Developing good communication skills is important to our ability to coherently relate intercultural artefacts. Remember that the goal of cultural studies is to interpret the meaning of cultural artefacts (written language, films, photographs, etc.)
More on the meaning of “artefacts” can be found in the wikipedia and MW dictionary definitions.This page addresses:
Clear writing should begin with a defensible and meaningful thesis that:
- establishes the point of reasoning
- describes the broader contextual relevance of the topic chosen for the thesis (events, developments, processes before, during or after the topic);
- at least two specific forms of citations/evidence that support the thesis;
- analysis: an explanation of the nuances of the issue; address similarity/difference, continuity/change, multiple causes, cause/effect; qualify, modify argument by considering factual alternative views.
- answer all parts of the question if one is asked;
- incorporate key vocabulary from readings;
- avoid sweeping generalizations (“has always”; “all”);
- connect ideas by explaining their relation.
Additionally, consider (a) the importance of conveying meaning in writing (which is what distinguishes more sophisticated writing from ‘breaking news’ articles); (b) continuing with that same point: consider the difference between listing the facts about something (which can be complex) and saying what they mean (which is the kind of complexity you should strive to articulate – it is harder); © to reiterate: it is not enough to identify an artefact though it is appreciated that recognizing certain artefact already requires some work (so good for you if you are getting that far, just don’t forget to finish the task); (d) if you are asked to apply a lens of theory to understand the meaning of something or to interpret the significance of an artefact, this means you are describing: the artefact and the theory, and then what they mean when considered together (this does not mean that the application of theory will have the ‘final say’ about the artefact – but it may be useful in understanding something about the artefact); (e) you may need to supply evidence of your artefact; (f) to help establish its meaning, consider its relevance (to you, to ‘real life’).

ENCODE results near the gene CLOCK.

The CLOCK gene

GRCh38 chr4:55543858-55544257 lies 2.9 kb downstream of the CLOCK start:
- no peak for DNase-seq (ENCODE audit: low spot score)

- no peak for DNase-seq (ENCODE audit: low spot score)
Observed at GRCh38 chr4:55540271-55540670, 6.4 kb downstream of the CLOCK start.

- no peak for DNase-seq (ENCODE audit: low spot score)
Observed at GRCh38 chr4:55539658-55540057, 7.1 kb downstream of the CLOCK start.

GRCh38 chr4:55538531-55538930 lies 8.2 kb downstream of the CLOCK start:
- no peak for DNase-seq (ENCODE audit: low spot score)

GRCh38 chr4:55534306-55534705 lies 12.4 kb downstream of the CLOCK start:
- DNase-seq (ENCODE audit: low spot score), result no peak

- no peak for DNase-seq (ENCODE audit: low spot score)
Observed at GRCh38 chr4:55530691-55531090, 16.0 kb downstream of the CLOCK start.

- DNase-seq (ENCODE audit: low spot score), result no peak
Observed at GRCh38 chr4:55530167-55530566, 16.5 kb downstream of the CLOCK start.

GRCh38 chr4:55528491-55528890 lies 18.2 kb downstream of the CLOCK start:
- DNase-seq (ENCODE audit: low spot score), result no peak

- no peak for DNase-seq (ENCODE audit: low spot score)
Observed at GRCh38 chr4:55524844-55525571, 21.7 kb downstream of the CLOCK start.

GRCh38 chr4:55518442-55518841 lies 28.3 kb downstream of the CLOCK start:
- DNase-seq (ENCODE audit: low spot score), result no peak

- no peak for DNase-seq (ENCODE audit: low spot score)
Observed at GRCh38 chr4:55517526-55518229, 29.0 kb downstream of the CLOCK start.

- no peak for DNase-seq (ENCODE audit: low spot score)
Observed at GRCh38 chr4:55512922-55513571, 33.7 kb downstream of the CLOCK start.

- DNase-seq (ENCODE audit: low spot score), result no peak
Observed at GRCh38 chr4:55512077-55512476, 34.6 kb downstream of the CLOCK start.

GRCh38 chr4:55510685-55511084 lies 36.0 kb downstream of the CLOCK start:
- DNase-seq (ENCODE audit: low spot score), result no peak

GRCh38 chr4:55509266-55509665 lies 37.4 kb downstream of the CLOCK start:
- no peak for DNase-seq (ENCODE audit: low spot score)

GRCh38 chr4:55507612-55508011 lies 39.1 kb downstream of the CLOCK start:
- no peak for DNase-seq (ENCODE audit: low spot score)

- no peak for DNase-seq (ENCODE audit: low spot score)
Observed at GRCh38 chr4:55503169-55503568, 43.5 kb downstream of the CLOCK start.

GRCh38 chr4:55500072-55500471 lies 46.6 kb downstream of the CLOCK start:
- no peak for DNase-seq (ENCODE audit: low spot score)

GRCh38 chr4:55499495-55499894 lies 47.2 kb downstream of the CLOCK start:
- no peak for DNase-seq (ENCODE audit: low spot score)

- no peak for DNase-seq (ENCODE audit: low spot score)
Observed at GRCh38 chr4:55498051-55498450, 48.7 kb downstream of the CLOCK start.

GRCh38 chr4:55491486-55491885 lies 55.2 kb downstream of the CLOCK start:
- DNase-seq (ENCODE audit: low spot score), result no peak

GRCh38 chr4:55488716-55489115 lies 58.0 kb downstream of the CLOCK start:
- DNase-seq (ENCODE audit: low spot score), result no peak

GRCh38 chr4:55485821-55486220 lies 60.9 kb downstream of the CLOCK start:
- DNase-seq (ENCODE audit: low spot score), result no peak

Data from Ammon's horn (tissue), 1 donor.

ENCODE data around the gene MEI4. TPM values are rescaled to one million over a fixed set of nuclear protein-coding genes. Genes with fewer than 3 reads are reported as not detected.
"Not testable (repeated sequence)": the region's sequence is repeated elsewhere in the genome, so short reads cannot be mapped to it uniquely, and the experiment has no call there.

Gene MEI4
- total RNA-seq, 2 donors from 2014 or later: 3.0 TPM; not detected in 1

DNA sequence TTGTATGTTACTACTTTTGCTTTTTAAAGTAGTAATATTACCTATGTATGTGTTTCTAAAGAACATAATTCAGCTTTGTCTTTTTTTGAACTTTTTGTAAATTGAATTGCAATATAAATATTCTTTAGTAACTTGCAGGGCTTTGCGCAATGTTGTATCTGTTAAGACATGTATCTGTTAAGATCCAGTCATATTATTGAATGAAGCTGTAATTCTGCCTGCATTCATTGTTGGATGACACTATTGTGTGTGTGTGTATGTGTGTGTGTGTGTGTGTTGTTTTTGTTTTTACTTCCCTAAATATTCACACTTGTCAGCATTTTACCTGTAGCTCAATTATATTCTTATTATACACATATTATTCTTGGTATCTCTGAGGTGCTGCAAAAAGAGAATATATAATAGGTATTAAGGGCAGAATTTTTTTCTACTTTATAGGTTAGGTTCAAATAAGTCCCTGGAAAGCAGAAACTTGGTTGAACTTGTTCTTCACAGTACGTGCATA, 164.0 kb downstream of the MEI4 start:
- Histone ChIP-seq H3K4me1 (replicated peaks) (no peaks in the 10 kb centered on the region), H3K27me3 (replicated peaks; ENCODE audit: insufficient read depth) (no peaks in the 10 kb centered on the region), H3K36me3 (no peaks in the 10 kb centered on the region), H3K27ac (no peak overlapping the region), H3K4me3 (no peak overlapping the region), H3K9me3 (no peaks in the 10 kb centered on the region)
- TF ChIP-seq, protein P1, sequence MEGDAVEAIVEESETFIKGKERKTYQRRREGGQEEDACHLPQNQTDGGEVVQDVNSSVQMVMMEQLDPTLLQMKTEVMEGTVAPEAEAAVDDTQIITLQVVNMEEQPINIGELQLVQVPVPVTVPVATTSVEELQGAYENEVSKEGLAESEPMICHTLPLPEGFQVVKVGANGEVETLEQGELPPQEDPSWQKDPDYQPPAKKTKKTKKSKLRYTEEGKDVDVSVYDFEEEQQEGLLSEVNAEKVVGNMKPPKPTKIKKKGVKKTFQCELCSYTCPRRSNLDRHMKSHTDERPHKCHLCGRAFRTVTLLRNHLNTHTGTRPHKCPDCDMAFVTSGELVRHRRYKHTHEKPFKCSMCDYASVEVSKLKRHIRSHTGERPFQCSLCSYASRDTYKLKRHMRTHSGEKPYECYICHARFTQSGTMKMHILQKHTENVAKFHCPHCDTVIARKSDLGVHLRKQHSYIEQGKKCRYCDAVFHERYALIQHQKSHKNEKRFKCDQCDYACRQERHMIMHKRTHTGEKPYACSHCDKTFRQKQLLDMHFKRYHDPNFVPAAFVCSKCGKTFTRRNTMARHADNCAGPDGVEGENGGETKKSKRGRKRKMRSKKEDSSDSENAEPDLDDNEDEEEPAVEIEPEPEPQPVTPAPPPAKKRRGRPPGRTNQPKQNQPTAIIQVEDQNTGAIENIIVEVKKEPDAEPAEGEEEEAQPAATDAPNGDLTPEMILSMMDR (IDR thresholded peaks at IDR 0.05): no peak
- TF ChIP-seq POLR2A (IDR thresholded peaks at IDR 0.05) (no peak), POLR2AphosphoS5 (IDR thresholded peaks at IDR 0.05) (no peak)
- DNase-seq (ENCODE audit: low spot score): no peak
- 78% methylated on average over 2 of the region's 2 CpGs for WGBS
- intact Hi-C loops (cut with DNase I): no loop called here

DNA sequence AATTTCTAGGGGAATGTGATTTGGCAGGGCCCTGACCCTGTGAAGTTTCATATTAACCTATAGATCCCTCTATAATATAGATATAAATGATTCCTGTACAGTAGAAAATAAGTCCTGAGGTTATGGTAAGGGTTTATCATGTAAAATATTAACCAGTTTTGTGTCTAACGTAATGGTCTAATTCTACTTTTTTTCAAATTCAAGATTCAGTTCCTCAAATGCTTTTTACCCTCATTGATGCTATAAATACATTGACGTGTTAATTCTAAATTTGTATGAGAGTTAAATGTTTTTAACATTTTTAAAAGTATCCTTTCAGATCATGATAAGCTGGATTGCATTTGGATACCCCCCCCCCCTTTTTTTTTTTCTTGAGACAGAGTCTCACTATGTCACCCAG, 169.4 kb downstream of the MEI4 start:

How to give peer feedback:
Providing feedback to writers
Recommended resource links:
(Note that the two PDF links to files do not contain proprietary material and are attributed to original authors):
How to select a topic
How to narrow down a topic
Topics of invention
Evaluating Resources (PDF)
Strategies for reading academic articles
How to read in college
Taking notes: bullet journal, zettelkasten
Deliberation Guide (PDF)
Quote, paraphrase, summary, analysis; Rhetoric
Excellence, ethics, engagement, values – e.g.
Declaration of academic integrity
Commenting vs. trolling
How to ask good questions
How to send an email to faculty
Recommended print resource: The Bedford Handbook, Diana Hacker – any edition.